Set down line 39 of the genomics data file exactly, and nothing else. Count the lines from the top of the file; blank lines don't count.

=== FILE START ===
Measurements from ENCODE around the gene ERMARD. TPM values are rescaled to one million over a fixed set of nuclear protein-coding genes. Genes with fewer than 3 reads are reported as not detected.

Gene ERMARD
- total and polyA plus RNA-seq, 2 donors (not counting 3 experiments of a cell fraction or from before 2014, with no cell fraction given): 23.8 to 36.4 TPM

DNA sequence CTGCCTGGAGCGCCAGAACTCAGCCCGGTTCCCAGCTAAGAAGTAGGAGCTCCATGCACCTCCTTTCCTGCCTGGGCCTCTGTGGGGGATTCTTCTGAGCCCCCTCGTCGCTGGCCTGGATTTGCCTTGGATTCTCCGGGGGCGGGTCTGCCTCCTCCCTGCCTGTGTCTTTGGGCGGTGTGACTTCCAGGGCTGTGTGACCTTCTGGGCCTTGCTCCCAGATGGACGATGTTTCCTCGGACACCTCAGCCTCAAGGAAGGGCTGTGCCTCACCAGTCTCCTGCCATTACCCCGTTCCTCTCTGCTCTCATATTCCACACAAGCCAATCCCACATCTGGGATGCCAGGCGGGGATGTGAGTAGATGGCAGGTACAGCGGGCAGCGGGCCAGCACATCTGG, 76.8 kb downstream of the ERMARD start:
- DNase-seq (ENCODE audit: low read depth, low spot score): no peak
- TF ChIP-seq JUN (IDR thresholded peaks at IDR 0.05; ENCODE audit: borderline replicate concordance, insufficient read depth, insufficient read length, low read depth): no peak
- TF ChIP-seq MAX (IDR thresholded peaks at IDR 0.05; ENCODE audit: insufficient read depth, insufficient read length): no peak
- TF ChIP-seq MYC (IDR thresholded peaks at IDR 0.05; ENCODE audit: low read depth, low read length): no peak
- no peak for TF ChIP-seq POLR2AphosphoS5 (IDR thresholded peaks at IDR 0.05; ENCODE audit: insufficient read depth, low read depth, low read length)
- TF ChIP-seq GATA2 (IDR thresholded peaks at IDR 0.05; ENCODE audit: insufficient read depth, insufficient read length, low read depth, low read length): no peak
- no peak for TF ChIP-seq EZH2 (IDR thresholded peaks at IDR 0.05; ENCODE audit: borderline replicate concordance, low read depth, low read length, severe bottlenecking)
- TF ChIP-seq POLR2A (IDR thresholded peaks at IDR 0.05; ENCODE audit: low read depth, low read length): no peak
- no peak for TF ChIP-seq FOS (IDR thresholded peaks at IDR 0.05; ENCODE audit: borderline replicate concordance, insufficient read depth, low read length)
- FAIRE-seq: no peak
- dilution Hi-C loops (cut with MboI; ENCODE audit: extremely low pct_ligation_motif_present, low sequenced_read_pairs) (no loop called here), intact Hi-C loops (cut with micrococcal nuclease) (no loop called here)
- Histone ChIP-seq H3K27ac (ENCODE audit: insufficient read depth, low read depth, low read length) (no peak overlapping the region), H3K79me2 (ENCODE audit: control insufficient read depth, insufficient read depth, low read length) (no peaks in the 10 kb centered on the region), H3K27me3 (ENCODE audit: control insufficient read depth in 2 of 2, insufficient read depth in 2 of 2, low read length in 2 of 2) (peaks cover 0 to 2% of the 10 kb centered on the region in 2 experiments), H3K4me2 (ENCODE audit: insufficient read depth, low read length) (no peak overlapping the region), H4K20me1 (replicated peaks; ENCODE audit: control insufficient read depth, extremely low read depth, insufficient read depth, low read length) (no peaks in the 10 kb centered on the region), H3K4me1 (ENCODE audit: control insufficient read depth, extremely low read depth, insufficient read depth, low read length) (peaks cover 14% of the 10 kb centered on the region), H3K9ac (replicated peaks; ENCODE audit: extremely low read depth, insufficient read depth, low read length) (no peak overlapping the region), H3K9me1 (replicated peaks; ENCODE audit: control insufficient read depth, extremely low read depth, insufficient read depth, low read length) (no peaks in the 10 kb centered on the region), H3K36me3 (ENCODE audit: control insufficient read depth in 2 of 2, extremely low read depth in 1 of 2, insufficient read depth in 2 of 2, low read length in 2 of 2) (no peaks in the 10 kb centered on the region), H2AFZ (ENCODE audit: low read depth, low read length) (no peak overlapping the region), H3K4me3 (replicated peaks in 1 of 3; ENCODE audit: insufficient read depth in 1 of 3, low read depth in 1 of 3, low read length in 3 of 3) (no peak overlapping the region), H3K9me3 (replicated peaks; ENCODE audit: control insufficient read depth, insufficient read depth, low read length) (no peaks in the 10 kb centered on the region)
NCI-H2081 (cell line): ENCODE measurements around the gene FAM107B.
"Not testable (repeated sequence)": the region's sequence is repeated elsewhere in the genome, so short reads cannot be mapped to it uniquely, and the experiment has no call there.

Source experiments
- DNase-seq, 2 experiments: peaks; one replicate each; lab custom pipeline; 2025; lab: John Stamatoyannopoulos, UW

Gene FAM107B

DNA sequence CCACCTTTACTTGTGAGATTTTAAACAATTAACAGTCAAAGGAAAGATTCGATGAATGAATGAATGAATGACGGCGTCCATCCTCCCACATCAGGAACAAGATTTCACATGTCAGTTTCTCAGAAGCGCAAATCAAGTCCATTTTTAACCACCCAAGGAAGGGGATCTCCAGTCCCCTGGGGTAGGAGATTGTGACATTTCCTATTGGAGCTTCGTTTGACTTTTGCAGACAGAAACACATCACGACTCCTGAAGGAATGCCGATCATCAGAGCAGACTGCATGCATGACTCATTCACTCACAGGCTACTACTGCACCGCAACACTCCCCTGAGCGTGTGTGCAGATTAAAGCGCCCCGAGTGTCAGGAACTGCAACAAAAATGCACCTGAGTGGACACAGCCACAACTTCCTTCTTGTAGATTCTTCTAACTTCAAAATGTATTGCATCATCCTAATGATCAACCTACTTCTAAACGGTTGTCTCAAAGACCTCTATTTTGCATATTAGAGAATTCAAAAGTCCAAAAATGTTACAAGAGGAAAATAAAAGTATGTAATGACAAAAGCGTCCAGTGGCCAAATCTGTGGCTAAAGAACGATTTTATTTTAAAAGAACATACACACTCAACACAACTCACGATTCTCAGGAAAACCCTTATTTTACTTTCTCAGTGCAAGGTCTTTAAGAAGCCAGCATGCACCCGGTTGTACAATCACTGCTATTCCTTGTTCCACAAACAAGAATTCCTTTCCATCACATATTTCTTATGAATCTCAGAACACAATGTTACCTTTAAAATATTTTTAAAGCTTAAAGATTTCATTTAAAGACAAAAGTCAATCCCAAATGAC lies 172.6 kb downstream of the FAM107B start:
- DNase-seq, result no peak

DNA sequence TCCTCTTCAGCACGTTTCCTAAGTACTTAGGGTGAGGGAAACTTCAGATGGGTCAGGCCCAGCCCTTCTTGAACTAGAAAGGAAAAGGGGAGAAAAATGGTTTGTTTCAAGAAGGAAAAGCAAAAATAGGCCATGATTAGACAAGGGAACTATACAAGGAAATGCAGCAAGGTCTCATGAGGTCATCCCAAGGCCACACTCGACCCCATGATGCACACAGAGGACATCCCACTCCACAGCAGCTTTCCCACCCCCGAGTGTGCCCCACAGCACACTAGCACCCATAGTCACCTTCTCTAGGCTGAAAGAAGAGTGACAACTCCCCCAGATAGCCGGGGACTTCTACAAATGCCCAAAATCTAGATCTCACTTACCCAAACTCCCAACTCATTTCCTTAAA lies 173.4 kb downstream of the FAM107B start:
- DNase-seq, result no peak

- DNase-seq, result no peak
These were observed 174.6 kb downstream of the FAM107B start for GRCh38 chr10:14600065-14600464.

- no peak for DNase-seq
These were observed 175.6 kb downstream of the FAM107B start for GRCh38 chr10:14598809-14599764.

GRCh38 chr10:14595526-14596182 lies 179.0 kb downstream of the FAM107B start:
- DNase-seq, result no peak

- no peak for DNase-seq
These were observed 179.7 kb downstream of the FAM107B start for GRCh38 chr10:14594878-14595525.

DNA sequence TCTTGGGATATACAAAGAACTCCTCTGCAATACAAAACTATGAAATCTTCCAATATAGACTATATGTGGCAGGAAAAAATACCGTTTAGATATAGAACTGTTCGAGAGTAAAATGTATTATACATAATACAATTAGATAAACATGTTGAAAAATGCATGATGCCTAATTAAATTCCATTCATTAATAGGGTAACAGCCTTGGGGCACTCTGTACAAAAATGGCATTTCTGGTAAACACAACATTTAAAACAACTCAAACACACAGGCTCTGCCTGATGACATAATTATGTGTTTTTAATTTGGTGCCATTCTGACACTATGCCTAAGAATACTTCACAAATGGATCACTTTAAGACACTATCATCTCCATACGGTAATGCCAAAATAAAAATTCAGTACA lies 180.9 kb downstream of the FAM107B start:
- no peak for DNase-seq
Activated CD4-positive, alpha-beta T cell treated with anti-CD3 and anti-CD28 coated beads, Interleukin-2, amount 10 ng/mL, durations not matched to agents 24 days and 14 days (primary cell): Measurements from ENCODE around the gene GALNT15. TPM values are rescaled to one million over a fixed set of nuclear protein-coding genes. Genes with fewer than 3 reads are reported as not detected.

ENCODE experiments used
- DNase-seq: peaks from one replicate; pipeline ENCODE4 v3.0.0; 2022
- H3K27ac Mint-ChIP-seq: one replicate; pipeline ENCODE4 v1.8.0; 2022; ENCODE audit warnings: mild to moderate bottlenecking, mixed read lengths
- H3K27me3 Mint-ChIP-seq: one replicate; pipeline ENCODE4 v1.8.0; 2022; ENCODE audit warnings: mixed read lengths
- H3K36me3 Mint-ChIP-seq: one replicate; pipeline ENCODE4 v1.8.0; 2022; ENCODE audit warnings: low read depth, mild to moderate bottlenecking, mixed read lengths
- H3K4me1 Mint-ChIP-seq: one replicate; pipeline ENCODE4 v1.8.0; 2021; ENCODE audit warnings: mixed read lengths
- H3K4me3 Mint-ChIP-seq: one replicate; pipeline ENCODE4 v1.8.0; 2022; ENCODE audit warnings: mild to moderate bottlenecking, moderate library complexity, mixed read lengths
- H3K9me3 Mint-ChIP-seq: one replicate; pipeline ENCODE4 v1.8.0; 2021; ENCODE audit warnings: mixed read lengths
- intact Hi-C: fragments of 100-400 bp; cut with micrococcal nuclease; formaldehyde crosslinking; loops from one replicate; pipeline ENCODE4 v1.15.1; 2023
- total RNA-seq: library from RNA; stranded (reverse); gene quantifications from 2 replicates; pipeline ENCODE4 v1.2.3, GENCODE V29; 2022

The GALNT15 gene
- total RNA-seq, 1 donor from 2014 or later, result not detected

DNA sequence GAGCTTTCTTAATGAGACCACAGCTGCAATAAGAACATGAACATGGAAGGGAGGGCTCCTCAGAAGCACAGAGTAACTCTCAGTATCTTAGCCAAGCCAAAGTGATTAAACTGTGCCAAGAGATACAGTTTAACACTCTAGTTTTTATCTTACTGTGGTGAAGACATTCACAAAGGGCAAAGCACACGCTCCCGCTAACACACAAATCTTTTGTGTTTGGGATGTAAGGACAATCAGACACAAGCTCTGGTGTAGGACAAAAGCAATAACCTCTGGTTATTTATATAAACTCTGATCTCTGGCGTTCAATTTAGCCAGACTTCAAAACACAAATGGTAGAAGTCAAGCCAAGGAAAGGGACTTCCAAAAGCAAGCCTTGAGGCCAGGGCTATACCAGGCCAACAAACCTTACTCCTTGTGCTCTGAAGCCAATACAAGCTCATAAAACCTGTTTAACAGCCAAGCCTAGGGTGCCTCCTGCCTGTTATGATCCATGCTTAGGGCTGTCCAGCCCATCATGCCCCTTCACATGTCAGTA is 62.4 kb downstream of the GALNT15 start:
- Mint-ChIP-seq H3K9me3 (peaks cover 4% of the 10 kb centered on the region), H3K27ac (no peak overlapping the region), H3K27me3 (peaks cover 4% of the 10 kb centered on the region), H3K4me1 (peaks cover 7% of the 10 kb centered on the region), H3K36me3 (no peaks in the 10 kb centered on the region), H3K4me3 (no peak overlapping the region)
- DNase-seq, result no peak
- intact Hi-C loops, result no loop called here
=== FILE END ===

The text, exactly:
- H3K27ac Mint-ChIP-seq: one replicate; pipeline ENCODE4 v1.8.0; 2022; ENCODE audit warnings: mild to moderate bottlenecking, mixed read lengths